Unfortunately, a byproduct of being a part of everything is that most people aren’t really a part of everything. Even in a class of 15 students, only a few of them will participate in course discussions while the rest sit in the background. You can only have a few people active in any group type of activity before some start fading to the background. That fading into the background is missing something, even though you might be present.

On the other hand, one of the byproducts of creating so many avenues to participate in for HumanMOOC is that more people can be an active part of something, rather than a few people being active in the one option and the rest just being passive observers. Of course, that means that no one person can do everything. Its just something that has to be accepted as okay, a shift in thinking that says “I will be active in my corner of the course and let the other ones go.” The trade off is that more people can become active in more corners because there are more corners in the first place (an unlimited amount, really).

The other trade-off is that we have to become okay with not liking something that others do like. Not everyone will like any one tool, buy most people are surprised to find out that people actually like the tool they don’t. Those that like to work in the garden of connectivism will usually be shocked to find out that some people like the controlled nature of the stream… or that they even may make that choice knowing that the garden exists.

From what I have generally seen, those that are in the stream of instructivism like that pathway, are aware of the garden of connectivism, typically do not like it’s chaos, and are annoyed by any attempt to trick them out into the garden. Either that, or there are others that are just afraid to try out the garden. Those that are mostly roaming free in the garden are oblivious to the idea that people actually like the stream, and are shocked to find people that choose to be there. Of course, most people tend to mix both but not get why they need the choice, even when faced with the idea that others choose a different mix of the two modalities that differs from theirs at different times, and it is actually the presence of choice that allows that mixture to happened on an individualized basis for all learners in the first place.

So, when asked why we don’t add a Twitter feed into the LMS, or post the LMS content on the Google Plus page, or use a Facebook page for content, or embed the blog hub into the LMS, or require blogging of all learners, or any other combination of the two modalities, the answer is simple: choice. We can’t just pick and choose which tool to bring into the other (that would force an instructor decision on all learners) – we would have to bring them all together into one spot. But this would have the effect of dampening (if not destroying) the option of choice. If we embed a Twitter feed into the LMS, then learners in the LMS stream can no longer choose to not participate in the garden. It is being forced on them front and center. They can ignore it, but even that is a barrier that they have to go around. As much as I love Twitter and connectivism in general, to place a Twitter widget into the LMS would be a way to put my epistemology into every part of the course. Learners can ignore it, but the chances of that are pretty small.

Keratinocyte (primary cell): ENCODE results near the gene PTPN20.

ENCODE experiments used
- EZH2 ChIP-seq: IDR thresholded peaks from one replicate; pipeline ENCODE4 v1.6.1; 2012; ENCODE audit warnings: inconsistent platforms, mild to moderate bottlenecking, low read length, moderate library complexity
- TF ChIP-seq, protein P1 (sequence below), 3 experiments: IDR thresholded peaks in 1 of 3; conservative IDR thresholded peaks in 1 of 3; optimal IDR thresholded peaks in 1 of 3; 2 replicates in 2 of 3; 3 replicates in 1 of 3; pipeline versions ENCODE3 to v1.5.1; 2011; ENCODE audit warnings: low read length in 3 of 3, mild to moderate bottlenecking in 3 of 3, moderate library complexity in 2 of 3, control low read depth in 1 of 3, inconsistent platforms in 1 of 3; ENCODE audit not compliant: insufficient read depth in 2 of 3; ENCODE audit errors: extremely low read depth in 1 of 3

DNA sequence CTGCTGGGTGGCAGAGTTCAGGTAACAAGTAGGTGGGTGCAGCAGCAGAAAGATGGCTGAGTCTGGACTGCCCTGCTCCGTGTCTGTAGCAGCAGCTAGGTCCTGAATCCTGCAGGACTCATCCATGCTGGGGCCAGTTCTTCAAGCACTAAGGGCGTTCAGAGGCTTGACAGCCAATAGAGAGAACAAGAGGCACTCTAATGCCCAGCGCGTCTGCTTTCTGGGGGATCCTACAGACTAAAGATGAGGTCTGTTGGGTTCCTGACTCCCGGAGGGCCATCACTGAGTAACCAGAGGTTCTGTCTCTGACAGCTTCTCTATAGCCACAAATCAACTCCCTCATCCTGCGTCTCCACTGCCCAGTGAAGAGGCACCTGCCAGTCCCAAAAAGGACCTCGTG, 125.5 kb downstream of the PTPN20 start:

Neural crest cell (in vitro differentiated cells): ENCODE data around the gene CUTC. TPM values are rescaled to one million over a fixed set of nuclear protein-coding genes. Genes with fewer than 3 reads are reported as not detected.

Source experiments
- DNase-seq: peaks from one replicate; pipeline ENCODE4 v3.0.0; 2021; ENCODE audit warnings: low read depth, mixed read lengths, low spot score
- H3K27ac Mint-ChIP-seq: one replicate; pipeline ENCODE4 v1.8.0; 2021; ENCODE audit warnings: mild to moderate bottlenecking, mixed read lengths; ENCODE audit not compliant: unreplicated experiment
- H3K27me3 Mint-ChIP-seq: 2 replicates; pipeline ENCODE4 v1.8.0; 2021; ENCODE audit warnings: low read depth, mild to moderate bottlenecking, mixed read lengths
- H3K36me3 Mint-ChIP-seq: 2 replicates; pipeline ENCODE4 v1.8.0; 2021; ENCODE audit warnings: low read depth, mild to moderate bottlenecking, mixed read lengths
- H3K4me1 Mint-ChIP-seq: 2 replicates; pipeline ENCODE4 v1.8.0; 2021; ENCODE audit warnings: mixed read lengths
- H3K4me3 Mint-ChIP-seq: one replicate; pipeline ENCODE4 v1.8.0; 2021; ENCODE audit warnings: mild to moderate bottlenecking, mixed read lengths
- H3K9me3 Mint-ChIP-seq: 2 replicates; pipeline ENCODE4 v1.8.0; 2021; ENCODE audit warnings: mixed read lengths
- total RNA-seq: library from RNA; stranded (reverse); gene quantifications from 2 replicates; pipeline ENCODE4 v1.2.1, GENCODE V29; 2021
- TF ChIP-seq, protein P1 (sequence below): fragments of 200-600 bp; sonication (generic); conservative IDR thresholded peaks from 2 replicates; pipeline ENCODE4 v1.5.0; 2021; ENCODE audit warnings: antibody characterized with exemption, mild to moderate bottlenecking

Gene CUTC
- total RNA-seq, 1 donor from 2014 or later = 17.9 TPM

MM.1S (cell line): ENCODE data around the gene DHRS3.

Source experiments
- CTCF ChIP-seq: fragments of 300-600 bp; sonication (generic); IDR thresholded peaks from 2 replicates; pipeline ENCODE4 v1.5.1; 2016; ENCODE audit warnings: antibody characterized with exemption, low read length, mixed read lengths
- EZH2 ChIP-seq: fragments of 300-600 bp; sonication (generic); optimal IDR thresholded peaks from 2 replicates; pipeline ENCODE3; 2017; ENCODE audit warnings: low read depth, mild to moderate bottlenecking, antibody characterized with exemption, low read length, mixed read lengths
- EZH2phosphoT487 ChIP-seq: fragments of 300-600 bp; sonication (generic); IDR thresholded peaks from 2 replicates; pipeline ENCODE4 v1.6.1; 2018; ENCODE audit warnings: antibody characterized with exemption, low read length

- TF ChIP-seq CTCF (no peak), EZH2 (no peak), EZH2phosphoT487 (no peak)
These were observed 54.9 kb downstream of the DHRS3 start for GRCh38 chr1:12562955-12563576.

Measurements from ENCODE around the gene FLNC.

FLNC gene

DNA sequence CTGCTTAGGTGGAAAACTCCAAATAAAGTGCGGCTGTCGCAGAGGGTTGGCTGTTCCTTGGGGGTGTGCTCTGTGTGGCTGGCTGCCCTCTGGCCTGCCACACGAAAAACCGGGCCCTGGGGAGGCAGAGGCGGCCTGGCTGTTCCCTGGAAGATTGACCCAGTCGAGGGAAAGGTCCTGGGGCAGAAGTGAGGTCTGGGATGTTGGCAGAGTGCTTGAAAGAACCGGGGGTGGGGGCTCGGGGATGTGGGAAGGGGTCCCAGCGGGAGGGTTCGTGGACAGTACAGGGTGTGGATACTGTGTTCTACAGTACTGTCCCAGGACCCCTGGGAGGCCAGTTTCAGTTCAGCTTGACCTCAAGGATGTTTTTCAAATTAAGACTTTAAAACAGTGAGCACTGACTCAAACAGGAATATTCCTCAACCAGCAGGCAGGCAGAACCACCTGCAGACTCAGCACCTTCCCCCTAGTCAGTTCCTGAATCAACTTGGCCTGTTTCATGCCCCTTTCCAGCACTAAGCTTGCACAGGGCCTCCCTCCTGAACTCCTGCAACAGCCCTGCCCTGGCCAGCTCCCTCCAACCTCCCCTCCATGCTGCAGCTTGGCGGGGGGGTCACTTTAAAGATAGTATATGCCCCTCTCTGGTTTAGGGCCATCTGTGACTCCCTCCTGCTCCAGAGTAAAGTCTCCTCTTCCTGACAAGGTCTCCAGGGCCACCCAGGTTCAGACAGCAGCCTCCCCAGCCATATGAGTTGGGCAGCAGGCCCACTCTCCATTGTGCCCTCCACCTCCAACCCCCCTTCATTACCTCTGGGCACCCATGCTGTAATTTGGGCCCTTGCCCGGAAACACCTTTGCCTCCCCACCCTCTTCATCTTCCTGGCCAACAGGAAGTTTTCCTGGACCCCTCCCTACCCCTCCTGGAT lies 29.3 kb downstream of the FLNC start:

So that is why the pathways design has a Neutral Zone, not because this zone can actually be a neutral space free of power dynamics and instructor bias, but it can expose the power dynamics behind the tools and designs so that learners can make a choice between tools by fully understanding what those choices mean. Its a choice made from a neutralized playing field. But after that choice is made, we have to avoid bringing choices they didn’t make into the pathway of the choice they did make.

edugeek-journal-avatarUltimately, we (education in general) need to get a to place where, no matter what epistemology/ontology/etc the instructor subscribes to, they at least design a course that says “Every choice is awesome! Every path is cool when you are part of my class!” – even if that choice means going down an instructivist path when they want them to go connectivist, or vice versa.

Matt Crosslin
Matt is currently the Learning Innovation Coordinator with the UT Arlington LINK Research Lab. His research focuses on Learning Theory, Innovation, and learner empowerment. Matt holds a Ph.D. in Learning Technologies from the University of North Texas, a Master of Education in Educational Technology from UT Brownsville, and a Bachelors of Science in Education from Baylor University. His research interests include instructional design, learning pathways, sociocultural theory, heutagogy, virtual reality, and open networked learning. He has a background in instructional design and teaching at both the secondary and university levels and has been an active blogger and conference presenter. He also enjoys networking and collaborative efforts involving faculty, students, administration, and anyone involved in the education process.